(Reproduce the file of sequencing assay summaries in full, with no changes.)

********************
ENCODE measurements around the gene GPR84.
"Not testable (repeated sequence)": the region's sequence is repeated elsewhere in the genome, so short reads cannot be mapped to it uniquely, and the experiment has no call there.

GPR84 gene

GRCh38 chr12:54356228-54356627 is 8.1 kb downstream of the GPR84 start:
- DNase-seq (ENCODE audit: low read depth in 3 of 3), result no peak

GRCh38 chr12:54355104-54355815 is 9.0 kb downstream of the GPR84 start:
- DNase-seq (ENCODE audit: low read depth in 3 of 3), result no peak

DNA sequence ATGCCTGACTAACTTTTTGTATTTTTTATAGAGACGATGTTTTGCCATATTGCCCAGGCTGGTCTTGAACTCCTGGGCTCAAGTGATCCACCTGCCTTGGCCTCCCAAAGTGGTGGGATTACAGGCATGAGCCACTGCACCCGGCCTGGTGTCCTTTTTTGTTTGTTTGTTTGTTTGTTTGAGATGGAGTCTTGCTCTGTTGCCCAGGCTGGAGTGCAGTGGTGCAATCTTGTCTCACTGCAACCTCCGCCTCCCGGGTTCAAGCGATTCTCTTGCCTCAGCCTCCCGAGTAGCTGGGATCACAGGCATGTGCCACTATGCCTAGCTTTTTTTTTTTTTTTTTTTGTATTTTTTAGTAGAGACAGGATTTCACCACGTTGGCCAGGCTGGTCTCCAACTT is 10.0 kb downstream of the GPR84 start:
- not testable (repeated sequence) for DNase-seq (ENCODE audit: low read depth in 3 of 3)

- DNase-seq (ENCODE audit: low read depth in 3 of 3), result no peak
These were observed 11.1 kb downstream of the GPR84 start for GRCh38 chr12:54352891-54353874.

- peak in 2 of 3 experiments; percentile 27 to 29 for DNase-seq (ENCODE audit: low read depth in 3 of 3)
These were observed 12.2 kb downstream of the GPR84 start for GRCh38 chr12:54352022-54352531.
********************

ENCODE measurements around the gene GPR84.
"Not testable (repeated sequence)": the region's sequence is repeated elsewhere in the genome, so short reads cannot be mapped to it uniquely, and the experiment has no call there.

GPR84 gene

GRCh38 chr12:54356228-54356627 is 8.1 kb downstream of the GPR84 start:
- DNase-seq (ENCODE audit: low read depth in 3 of 3), result no peak

GRCh38 chr12:54355104-54355815 is 9.0 kb downstream of the GPR84 start:
- DNase-seq (ENCODE audit: low read depth in 3 of 3), result no peak

DNA sequence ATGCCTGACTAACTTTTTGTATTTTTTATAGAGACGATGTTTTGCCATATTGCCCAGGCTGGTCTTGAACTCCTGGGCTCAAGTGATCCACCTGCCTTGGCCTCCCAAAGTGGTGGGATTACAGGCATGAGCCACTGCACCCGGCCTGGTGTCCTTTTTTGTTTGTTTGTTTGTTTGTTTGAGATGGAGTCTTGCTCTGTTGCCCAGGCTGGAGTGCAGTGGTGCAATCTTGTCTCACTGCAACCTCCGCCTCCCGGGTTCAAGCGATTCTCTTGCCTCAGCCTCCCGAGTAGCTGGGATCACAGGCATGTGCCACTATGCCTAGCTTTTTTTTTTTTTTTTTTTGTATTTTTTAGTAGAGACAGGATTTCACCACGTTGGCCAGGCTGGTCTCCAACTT is 10.0 kb downstream of the GPR84 start:
- not testable (repeated sequence) for DNase-seq (ENCODE audit: low read depth in 3 of 3)

- DNase-seq (ENCODE audit: low read depth in 3 of 3), result no peak
These were observed 11.1 kb downstream of the GPR84 start for GRCh38 chr12:54352891-54353874.

- peak in 2 of 3 experiments; percentile 27 to 29 for DNase-seq (ENCODE audit: low read depth in 3 of 3)
These were observed 12.2 kb downstream of the GPR84 start for GRCh38 chr12:54352022-54352531.